MLB: 10 Best Active Players Who Have Played for Only One Franchise
In today's game, where franchises offer millions of dollars for players to come and play for them, it is rare that an athlete stays with one team for more than five years at a time; even that could be considered a long time.
Loyalty is a hard thing to find in sports. Guys like Tony Gwynn and Cal Ripken, who played their entire Hall of Fame careers with one franchise, just don't come around much anymore.
Here are the ten best current players who have played for one franchise for their entire career to date.
Note: Players who have played for less than nine years were not considered.
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The Yankee captain is currently playing in his 18th season in pinstripes. In New York, Jeter has won five World Series titles and is the franchise's all-time leader in hits, games played, stolen bases and at-bats.
Jeter has been selected to 13 All-Star games, has won five Gold Gloves and four Silver Slugger Awards.
Last season, Jeter became the 28th player in MLB history to reach 3,000 hits. He has a career .313 average and a .382 on-base percentage.
Jeter has been the face of the most successful franchise in baseball history for close to two decades and will no doubt be a first-ballot Hall of Famer.
At the end of this season, Chipper Jones will retire after 19 seasons in an Atlanta Braves uniform.
The 1999 National League MVP has a .304 career average, .402 on-base percentage, 462 home runs and 1,598 RBI.
Jones will go down in the history books as one of the best third basemen in MLB history and one of the best switch-hitters to ever play the game.
Like Jeter, Jones will be a first-ballot Hall of Famer.
Todd Helton has been one of the most underrated players in baseball throughout his career.
He's spent 16 seasons in Colorado, where he has set Rockies franchise records for hits, home runs, doubles, walks, runs scored, RBI, games played and total bases.
People question whether or not Helton will be a Hall of Famer, but the numbers don't lie. The best player in Rockies history has a .320 career average, 354 home runs, 1,342 RBI and a .419 on-base percentage.
We may have seen the last of Mariano Rivera, despite him saying that he will be back next year.
Rivera made his MLB debut with the Yankees in 1995, and has worked his way into consideration as the best closer of all time, even though at this point it may not be much of a discussion. Rivera is the all-time saves leader at 608 and has a career ERA of 2.21.
Rivera is a 12-time All-Star, five-time World Series champion and won the 1999 World Series MVP Award.
If we have, in fact, seen the last of Rivera on the field, we will soon be seeing him getting inducted into Cooperstown.
J-Roll is currently in his 13th season in Philadelphia, where he has become the face of the Phillies franchise.
In 2007, Rollins won the National League MVP Award. He has also won three Gold Gloves and one Silver Slugger, while being selected to three All-Star teams.
Rollins has a .271 career average, but it is his defense that has really made him a favorite in Philadelphia. Rollins has a great reaction time at shortstop and a strong arm that has contributed to his .983 career fielding percentage.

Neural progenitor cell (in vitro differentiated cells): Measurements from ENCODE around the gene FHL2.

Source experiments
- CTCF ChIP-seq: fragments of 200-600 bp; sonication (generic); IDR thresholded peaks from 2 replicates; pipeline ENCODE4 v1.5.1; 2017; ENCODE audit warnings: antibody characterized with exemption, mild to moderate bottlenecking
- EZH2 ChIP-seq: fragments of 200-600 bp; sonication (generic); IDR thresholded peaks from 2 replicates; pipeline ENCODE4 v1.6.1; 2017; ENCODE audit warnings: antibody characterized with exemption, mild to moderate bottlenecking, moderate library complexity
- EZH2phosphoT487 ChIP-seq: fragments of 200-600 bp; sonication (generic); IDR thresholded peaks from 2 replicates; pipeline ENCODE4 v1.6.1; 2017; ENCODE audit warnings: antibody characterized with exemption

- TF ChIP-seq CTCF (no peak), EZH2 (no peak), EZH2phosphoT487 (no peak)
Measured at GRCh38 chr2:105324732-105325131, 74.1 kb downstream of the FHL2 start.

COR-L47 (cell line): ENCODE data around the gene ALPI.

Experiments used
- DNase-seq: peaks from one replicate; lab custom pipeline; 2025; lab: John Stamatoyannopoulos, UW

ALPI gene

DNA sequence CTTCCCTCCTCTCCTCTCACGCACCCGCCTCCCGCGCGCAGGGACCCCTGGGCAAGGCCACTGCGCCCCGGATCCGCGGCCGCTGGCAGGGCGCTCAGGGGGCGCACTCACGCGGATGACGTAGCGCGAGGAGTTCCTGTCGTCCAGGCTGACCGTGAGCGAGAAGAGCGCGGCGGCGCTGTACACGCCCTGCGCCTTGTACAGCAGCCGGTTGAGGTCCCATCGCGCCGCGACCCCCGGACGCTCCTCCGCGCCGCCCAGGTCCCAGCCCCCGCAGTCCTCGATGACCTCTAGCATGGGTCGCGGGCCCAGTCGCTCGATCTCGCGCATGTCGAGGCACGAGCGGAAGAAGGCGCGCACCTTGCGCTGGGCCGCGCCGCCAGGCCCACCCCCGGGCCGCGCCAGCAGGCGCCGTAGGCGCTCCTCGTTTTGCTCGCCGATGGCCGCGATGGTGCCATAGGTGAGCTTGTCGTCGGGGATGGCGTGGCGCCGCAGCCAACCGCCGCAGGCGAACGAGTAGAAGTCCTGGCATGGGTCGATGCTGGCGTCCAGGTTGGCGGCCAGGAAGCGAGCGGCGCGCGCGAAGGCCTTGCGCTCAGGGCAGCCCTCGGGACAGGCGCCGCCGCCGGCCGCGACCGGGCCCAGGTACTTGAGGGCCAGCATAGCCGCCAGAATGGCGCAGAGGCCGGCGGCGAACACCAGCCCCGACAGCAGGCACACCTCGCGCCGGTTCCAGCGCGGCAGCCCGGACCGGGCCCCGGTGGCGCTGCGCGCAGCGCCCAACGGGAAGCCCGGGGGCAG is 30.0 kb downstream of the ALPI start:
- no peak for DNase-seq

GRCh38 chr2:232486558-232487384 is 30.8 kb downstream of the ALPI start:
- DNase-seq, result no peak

The 38-year-old Japanese hit machine has spent his entire 12 years in the MLB playing for the Seattle Mariners.
Ichiro's accolades speak for themselves: 10 All-Star games, 10 Gold Gloves, three Silver Slugger Awards, two American League batting titles, 2001 AL Rookie of the Year and MVP, and in 2009, Ichiro became the second fastest player to reach 2,000 career hits.
In 2004, Ichiro set a Major League record for hits in a season with 262.
Ichiro has a .323 career average and 426 career stolen bases.
When Ichiro retires, he will become the first Japanese player to make the MLB Hall of Fame.
Like Todd Helton, Michael Young has been one of the most underrated players in baseball during his career.
Young has been in Texas for 13 years and has a .302 career batting average, 172 home runs and 953 RBI. He has finished the season hitting under .300 just four times, two of which were his first two full seasons in the MLB.
Young has been named to seven All-Star teams and won the 2008 Gold Glove Award.
At age 35, Young's career is coming to an end, but he will go down as one of the best players in Texas Rangers history.
David Wright is in his ninth year with the Mets, and has been the backbone of this team over the past few seasons.
Wright has been named an All-Star six times and has won two Gold Glove Awards, two Silver Slugger Awards, and is the Mets all-time leader in RBI, doubles, total bases and runs scored.
Wright is only 29, so he has some more years to go, but he has a career average of .304 and has hit 197 career home runs and has driven in 791 runs.
Not only has Joe Mauer played for the Twins for nine years, but he was born in St. Paul, Minnesota. And Mauer is under contract through the 2018 season, so it looks like he'll be a Twin for years to come.
When his career is over, Mauer may go down as the best hitting catcher of all time. He has a .324 career average and a .405 career on-base percentage.
In 2009, Mauer won the American League MVP after hitting .364 with 28 home runs and 96 RBI.
Mauer has made five All-Star appearances, won three Gold Gloves, four Silver Slugger Awards and is a three-time American League batting champion.
A fan favorite in Philadelphia, Chase Utley is in his 10th year in the City of Brotherly Love.
Utley has a career .289 average, 190 home runs and 701 RBI.
The scrappy second baseman has played over 150 games in a season only three times, so you can't help but wonder what his stats would look like if he could stay healthy.
Utley made the All-Star team in every year from 2006-2010 and is a four-time Silver Slugger Award winner.